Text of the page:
Outsourcing

Outsourcing shouldn't be a dirty word

Outsourcing doesn't have to signal a flood of pink slips. Carefully planned outsourcing can let you use your current IT personnel more efficiently.

To many, "outsourcing" is a dirty word that conjures up images of personnel cuts and jobs moving offshore. But, outsourcing doesn't have to signal a flood of pink slips. Carefully planned outsourcing can let you use your current IT personnel more efficiently. In our Ninja Guide to IT cost cutting, Deb Shinder describes the following outsourcing scenario:

For example, as your business grows and your need for more servers expands, you might find that it's less expensive and less hassle to use a hosting service for your Web servers or e-mail, rather than buying more hardware and hiring more personnel.

And outsourcing isn't just for large IT departments. Many small IT shops and individual IT consultants may outsource services that they are unable to provide or aren't cost-effective for them to perform. I know several onsite computer support providers that outsource their laptop repairs to local or regional processing centers.

As Shinder writes outsourcing isn't a "one-size-fits-all solution." IT departments must carefully examine their specific needs, understand the potential pitfalls, and analyze the benefits to know whether outsourcing makes sense.

For more creative money-save advice, check out our download, "IT Cost Cutting: The Ninja Guide." This 18-page PDF includes:

  • Small cuts that can save big bucks
  • Ways that SMBs can make relatively painlessly cuts
  • Free Windows applications that can save money
  • Free security tools that can save money
  • Ways to give old servers a second life

About

Bill Detwiler is Managing Editor of TechRepublic and Tech Pro Research and the host of Cracking Open, CNET and TechRepublic's popular online show. Prior to joining TechRepublic in 2000, Bill was an IT manager, database administrator, and desktop supp...

7 comments
HypnoToad
HypnoToad

Outsourcing can be valuable under the right conditions. Flagrant cost cutting cuts far more in return. There's more to life than sticker shock...

bloghopperA2
bloghopperA2

Outsourcing is a fact of life in any industry (and country)today. It's a hard pill to swallow but given that it is not going to go away you either have to embrace the fact and move forward or bury your head in the sand and watch your business die. There are a lot of great tools available today to help business owners and managers work through the process successfully. "The Black Book of Outsourcing" and" The Services Shift - Seizing the Ultimate Offshoring Opportunity" are two I have read and recommend.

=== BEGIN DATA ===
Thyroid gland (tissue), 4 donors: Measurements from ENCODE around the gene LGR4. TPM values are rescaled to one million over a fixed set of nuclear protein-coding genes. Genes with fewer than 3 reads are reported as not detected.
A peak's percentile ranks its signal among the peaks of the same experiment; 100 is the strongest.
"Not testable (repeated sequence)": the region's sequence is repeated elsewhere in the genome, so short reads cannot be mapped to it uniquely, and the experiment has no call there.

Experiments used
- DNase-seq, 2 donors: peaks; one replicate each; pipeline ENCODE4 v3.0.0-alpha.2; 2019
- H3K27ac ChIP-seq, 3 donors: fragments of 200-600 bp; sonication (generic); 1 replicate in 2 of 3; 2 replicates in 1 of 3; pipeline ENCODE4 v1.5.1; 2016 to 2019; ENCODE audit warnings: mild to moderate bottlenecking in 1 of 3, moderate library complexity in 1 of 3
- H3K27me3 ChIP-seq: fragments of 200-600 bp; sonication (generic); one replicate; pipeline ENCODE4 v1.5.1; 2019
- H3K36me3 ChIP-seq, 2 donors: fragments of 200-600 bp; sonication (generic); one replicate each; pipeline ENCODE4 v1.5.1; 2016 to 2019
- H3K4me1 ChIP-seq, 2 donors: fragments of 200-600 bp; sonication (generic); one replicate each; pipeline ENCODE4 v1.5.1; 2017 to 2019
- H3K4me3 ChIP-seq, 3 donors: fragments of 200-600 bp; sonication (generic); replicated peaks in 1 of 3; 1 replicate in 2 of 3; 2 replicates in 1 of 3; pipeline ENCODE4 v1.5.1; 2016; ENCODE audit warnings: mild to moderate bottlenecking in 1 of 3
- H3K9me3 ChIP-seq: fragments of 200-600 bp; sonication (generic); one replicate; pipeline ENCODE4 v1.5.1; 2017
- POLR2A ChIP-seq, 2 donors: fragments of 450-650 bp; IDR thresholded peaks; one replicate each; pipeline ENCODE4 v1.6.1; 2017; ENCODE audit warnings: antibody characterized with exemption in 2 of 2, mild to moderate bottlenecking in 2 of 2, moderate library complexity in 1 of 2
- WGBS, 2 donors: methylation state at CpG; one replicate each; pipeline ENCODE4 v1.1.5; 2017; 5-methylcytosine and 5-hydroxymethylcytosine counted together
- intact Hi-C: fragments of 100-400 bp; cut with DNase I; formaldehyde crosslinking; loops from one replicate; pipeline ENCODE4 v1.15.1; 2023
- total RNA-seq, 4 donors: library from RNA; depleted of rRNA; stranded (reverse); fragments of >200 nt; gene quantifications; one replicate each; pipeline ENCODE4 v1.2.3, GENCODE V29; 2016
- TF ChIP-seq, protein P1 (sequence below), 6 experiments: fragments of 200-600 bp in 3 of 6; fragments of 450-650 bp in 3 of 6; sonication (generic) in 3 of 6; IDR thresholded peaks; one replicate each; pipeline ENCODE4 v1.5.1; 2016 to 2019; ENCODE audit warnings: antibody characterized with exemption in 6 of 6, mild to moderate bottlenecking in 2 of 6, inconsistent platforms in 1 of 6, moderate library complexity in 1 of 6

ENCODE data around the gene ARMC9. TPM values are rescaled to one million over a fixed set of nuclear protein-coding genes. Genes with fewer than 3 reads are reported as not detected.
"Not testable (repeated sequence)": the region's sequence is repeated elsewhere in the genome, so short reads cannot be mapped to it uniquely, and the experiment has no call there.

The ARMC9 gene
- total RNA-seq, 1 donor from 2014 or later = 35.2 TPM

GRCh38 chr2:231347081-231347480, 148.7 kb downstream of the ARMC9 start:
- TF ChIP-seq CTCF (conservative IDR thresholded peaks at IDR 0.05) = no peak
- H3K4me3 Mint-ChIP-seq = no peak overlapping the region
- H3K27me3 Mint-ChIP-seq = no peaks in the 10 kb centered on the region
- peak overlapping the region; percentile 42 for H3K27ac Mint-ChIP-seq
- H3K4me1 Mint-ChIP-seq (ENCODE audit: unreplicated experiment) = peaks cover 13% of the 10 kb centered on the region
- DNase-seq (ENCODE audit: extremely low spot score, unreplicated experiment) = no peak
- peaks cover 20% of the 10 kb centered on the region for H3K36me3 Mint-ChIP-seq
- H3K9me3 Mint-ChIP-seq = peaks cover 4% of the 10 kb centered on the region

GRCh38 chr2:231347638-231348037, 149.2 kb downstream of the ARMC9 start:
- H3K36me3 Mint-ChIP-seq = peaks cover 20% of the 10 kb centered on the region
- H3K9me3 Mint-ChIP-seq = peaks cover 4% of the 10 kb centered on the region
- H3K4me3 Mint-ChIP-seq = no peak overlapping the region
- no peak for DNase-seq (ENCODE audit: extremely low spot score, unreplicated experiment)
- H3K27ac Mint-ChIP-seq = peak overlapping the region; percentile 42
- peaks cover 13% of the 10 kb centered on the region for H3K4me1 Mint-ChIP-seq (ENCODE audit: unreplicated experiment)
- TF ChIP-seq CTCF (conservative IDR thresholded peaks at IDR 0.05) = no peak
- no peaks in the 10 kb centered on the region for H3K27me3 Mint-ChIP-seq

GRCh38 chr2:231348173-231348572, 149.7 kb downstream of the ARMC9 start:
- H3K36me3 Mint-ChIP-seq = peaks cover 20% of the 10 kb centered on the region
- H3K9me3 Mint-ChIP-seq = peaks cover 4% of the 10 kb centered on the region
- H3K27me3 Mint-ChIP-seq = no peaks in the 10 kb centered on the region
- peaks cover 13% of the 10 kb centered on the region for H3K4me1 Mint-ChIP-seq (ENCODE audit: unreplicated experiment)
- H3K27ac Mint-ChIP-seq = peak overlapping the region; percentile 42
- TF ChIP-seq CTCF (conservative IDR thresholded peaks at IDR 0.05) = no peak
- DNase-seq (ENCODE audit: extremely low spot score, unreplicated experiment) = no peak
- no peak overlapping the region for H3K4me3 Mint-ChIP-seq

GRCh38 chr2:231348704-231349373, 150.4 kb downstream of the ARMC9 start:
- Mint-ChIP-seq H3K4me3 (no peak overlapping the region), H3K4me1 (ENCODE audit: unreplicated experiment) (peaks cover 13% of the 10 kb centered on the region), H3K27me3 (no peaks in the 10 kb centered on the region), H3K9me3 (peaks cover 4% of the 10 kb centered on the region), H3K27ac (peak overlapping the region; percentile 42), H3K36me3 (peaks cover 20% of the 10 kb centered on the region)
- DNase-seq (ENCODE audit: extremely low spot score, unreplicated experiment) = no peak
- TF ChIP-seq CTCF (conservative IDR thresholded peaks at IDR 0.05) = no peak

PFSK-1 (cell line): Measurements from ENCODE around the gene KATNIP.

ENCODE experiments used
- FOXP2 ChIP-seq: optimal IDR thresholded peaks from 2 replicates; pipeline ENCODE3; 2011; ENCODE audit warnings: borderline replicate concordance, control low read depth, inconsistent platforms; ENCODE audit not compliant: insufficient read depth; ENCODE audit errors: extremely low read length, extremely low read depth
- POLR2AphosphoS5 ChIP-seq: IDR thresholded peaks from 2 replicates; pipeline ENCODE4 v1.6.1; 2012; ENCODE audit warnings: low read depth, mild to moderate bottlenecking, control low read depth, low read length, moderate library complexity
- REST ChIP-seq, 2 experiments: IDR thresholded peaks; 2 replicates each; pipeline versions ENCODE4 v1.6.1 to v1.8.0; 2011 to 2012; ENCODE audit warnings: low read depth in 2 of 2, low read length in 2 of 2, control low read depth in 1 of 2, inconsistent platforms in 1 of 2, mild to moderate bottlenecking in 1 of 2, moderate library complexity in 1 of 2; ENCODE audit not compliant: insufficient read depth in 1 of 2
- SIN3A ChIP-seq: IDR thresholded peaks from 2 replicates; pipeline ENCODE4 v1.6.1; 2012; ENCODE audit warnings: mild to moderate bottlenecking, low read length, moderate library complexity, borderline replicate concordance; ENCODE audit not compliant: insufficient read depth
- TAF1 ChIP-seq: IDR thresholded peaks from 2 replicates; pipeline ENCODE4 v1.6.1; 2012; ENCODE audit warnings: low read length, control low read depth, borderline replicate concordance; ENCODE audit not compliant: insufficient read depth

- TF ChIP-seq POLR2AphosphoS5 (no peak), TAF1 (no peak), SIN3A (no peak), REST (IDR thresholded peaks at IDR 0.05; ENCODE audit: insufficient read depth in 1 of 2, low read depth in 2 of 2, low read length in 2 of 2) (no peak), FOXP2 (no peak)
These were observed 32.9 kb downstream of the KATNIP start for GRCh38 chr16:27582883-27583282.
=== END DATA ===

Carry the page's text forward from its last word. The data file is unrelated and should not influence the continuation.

Tony Hopkinson
Tony Hopkinson

is to read a book... Do any of these really good books mention that if you do it soley based reducing headcount and assets, it will cost more, than you save in salary and kit? Cheap always costs you more in the long run, and it's the long run business managers seem to be wholly unaware of.

Bill Detwiler
Bill Detwiler

To many, "outsourcing" is a dirty word that conjures up images of personnel cuts and jobs moving offshore. But, outsourcing doesn't have to signal a flood of pink slips. Carefully planned outsourcing can let you use your current IT personnel for efficiently. For example, many small IT shops and individual IT consultants may outsource services that they are unable to provide or aren't cost-effective for them to perform. I know several computer support providers that outsource their laptop repairs to local or regional processing centers. I'd like to hear other examples of outsourcing that didn't involved job cuts.

MyopicOne
MyopicOne

Its true, it does not HAVE to mean job cuts - it can be used to supplement an existing organization - my previous employer had our commercial websites hosted by a vendor who provided the services much less expensively than we could; and we were moving towards using SaaS for certain tasks. For the supplemental approach to work, however, it does require staff willing to learn or be retrained for what the organization will need in the future, and an organization willing to accomodate the growing pains. I've seen outsourcing be successful (when it involves certain specialized services), and, based upon what I am told by my old coworkers, be much less than successful when a hasty, kitchen sink approach was taken (with the usual pink slips including mine).

Tony Hopkinson
Tony Hopkinson

The drive is short term blinkered reduction of costs to pay a shareholder dividend or get a promotion away before it all goes nipples up. If it was to generate revenue, or overcome a resource shortfall to keep it. They don't call it outsourcing....

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